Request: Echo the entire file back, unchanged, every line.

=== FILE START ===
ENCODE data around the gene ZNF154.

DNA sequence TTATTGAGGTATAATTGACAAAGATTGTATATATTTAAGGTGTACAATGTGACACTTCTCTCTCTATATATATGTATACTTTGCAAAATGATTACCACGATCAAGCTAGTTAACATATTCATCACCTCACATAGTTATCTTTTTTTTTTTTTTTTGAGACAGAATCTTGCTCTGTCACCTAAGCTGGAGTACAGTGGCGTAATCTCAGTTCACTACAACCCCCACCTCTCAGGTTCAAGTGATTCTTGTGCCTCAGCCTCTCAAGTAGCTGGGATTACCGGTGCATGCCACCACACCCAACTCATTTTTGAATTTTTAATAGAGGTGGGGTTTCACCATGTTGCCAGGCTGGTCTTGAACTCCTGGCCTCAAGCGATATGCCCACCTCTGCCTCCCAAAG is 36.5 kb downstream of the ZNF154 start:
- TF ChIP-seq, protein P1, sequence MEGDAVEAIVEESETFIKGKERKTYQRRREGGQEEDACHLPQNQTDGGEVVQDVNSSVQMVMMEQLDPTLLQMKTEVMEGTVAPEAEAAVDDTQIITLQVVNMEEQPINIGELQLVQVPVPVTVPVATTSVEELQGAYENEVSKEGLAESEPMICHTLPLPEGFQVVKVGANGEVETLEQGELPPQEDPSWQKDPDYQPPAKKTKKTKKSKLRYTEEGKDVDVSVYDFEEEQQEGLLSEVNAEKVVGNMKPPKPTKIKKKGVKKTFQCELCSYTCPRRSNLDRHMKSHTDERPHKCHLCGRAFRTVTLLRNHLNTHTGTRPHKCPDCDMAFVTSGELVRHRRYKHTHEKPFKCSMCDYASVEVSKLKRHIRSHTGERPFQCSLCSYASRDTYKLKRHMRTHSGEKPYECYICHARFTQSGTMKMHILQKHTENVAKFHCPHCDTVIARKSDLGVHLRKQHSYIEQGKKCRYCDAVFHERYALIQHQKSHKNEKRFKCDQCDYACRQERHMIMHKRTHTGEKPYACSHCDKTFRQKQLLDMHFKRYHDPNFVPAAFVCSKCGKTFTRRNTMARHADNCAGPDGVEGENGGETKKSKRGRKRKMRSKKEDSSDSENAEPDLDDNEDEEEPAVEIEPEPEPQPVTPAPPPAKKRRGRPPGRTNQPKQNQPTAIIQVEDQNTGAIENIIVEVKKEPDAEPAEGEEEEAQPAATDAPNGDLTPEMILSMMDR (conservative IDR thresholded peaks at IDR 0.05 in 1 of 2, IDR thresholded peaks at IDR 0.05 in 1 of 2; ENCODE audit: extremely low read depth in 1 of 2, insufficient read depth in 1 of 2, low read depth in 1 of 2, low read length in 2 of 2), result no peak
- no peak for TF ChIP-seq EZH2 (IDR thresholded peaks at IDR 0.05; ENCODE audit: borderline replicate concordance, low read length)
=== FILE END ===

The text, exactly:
ENCODE data around the gene ZNF154.

DNA sequence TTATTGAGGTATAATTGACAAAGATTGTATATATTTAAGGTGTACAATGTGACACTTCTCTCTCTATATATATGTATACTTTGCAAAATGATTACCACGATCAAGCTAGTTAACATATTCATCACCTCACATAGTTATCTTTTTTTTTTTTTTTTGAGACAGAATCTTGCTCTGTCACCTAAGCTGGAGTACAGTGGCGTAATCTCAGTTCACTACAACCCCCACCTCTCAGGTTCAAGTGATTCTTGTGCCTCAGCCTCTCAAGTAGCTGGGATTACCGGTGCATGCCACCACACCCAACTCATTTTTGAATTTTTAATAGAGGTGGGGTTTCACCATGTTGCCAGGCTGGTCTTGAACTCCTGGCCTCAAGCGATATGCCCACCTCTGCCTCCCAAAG is 36.5 kb downstream of the ZNF154 start:
- TF ChIP-seq, protein P1, sequence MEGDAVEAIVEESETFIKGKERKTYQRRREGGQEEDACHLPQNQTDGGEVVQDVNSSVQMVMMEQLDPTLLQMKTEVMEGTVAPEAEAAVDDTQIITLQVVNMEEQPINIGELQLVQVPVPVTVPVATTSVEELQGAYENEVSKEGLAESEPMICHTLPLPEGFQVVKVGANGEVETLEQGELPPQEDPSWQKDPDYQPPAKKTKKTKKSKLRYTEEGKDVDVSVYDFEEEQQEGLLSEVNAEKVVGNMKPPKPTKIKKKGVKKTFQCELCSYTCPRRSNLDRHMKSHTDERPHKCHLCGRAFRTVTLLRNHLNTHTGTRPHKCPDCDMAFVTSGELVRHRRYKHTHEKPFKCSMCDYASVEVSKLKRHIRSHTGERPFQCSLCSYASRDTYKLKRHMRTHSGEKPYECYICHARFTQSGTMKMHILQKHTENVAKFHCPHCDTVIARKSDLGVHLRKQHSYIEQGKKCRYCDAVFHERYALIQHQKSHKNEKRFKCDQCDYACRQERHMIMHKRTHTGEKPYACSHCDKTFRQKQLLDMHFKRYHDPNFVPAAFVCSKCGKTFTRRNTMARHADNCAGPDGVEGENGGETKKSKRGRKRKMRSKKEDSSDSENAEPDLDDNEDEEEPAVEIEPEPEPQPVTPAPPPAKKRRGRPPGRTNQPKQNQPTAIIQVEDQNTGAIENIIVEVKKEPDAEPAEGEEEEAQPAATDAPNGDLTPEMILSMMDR (conservative IDR thresholded peaks at IDR 0.05 in 1 of 2, IDR thresholded peaks at IDR 0.05 in 1 of 2; ENCODE audit: extremely low read depth in 1 of 2, insufficient read depth in 1 of 2, low read depth in 1 of 2, low read length in 2 of 2), result no peak
- no peak for TF ChIP-seq EZH2 (IDR thresholded peaks at IDR 0.05; ENCODE audit: borderline replicate concordance, low read length)